By: Claudia D. Orr
On April 20, 2015, the Federal Register will publish rules proposed by the Equal Employment Opportunity Commission under the Americans with Disabilities Act (ADA) that provide guidance concerning the use of Wellness Plans by employers.
The ADA significantly limits an employer’s ability to obtain employee health information that may disclose a disability. Wellness programs generally require the disclosure of health information by participants. The proposed rules would permit the use of programs that promote healthier lives and reduce health care costs, while limiting the potential of misuse by an employer of its employees’ medical information that may disclose disabilities.
The proposed rules would permit an employee health plan provided it is reasonably designed to promote health and prevent disease, and it is not overly burdensome, a subterfuge for violating the ADA or other non-discrimination laws, or “highly suspect” in the methods chosen to promote health or prevent disease.
To be permissible, the employee health plan would also have to be voluntary. By “voluntary”, the EEOC means not only that employees cannot be required to participate, but also that employers may not deny coverage or certain benefit packages, limit coverage, or take any adverse action against employees who choose to not participate or fail to achieve specific health outcomes. There could be no retaliation, coercion, intimidation or threats by the employer.
To further ensure that participation is voluntary, the proposed rules would also limit the incentives that can be offered to employees who participate (or penalties for not participating) in a program that requires responses to disability-related inquiries (including those that assess health risks) and/or medical examinations to no more than 30% of the total cost of employee-only coverage (financial or in-kind).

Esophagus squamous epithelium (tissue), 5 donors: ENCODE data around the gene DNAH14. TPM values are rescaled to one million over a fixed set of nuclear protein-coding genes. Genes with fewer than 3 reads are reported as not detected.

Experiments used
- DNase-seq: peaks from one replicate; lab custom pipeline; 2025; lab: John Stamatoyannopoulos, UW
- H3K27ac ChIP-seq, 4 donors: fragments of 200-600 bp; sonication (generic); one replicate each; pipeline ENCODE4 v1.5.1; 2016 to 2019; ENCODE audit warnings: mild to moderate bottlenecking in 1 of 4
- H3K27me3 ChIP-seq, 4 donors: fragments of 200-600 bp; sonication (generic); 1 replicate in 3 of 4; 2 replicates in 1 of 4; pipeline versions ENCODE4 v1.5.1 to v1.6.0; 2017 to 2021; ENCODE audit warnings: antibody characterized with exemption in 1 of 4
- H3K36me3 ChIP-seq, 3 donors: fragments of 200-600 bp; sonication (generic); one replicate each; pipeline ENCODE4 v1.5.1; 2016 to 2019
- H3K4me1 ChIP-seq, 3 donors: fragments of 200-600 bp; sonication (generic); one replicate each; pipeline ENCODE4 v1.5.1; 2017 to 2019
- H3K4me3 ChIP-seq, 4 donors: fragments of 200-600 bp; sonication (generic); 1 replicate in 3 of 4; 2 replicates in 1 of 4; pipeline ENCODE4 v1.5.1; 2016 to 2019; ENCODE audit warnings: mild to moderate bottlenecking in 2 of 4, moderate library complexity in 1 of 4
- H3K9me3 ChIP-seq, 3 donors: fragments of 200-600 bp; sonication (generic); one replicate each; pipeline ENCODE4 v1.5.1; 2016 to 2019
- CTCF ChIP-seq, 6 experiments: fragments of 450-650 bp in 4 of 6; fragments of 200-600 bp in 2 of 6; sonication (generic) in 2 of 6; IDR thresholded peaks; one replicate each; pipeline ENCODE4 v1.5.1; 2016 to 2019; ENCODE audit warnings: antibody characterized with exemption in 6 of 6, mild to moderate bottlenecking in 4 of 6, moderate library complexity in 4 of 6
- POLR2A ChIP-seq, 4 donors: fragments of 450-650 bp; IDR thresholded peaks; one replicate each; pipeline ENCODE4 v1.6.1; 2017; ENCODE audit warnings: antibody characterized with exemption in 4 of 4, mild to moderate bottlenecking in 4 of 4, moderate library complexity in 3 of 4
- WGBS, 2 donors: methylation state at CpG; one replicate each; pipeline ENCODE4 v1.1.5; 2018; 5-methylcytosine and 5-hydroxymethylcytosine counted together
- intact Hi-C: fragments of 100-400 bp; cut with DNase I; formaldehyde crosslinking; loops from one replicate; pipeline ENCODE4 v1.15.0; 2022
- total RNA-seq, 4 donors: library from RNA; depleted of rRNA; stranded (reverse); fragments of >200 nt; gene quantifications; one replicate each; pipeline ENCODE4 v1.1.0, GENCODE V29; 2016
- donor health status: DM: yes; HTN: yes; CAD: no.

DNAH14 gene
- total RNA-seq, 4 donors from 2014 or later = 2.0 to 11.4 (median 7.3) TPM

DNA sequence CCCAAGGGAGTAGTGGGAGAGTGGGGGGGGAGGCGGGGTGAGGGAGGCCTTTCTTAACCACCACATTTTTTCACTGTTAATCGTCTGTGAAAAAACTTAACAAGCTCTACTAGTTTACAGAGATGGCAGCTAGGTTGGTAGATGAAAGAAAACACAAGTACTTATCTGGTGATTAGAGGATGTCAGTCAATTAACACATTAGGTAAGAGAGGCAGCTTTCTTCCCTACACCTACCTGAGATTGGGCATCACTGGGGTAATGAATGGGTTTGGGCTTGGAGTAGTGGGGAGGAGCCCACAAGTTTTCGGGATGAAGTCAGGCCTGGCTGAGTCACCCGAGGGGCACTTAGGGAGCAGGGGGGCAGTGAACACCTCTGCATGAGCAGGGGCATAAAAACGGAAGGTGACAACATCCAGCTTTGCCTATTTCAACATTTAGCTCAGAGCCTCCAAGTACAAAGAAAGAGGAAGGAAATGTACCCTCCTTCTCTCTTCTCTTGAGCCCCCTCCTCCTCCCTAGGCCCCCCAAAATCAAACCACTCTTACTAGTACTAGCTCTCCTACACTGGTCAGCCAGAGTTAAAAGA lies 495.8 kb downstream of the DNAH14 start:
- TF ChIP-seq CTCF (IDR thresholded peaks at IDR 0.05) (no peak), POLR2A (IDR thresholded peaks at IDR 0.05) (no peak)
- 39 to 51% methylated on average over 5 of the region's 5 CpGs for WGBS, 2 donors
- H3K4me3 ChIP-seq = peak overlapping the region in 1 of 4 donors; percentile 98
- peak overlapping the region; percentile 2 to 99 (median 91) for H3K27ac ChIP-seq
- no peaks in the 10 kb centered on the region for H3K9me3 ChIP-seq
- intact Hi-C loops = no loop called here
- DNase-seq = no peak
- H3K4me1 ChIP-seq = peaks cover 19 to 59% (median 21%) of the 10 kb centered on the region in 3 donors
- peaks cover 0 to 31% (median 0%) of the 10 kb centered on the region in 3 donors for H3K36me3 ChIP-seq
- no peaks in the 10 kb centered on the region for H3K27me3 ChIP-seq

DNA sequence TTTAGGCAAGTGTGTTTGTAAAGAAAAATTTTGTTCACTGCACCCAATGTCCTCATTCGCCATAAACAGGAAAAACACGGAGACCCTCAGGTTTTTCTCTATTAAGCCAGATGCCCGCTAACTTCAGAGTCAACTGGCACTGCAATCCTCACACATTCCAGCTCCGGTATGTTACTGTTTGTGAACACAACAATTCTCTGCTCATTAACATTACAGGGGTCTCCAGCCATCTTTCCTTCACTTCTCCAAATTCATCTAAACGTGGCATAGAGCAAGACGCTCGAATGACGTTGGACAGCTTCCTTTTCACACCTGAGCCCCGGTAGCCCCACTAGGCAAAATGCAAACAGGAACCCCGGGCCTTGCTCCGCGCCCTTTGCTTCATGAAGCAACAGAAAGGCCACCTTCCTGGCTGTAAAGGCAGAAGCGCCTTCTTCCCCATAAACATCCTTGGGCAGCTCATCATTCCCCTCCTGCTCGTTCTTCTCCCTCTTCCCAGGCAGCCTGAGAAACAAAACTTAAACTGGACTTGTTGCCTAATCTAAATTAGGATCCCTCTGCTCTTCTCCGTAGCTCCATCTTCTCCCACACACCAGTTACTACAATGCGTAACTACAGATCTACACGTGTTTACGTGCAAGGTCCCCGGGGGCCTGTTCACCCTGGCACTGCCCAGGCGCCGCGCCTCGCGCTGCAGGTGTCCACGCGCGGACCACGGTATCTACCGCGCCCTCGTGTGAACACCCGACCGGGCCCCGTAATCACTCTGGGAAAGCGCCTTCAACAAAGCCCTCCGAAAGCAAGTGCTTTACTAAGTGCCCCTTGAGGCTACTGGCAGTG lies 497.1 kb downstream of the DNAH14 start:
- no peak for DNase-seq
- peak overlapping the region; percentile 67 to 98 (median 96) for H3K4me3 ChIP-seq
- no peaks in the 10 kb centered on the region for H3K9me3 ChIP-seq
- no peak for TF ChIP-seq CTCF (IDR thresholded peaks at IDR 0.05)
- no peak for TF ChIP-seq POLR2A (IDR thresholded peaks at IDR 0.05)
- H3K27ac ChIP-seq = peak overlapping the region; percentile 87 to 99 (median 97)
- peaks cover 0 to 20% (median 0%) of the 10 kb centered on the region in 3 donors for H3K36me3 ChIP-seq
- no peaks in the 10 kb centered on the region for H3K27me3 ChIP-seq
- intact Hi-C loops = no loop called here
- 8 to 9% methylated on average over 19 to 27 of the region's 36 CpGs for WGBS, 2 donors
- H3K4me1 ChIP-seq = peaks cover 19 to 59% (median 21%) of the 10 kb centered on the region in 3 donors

The EEOC explains that incentives that are “too high” may make participation in the program involuntary. The interpretive guidance recognizes that not all wellness programs involve disability-related inquiries or medical examinations to earn an incentive (e.g., weight loss or smoking cessation programs). If the program does not require responses to disability-related inquiries or medical examinations, the 30% cap does not apply (although smoking cessation programs may be subject to a 50% cap under other laws).
The employee health program would also be required to provide written notice (in language that the employee will likely understand) of the type of medical information that will be obtained and its specific use and describe the restrictions on disclosure of medical information (including with whom it will be shared and the means of preventing unauthorized disclosure).
The proposed rules state that medical information collected as part of employee participation in a wellness plan may only be provided to the employer in “aggregate terms that do not disclose, or are not reasonably likely to disclose, the identity of any employee” except as needed to administer the plan and except as permitted under other privacy rules. Both the employer and the plan administrator acting as an agent of the employer would be responsible for compliance. HIPAA privacy rules would also continue to apply as well.
Compliance with the proposed rules would not alleviate an employer’s obligations under other non-discrimination laws and employers would be required to provide reasonable accommodations to employees with disabilities so that they can fully participate in the program and earn incentives.
Interested parties will have 60 days from publication to provide comments to the EEOC. If you have any questions about your wellness plan under the ADA, contact an experienced employment attorney, such as the author.
This article was written by Claudia Orr, who is the chair of the Legal Affairs Committee, and an employment attorney at Plunkett Cooney in its Detroit, MI office. She can be reached at 313-983-4863 or firstname.lastname@example.org.
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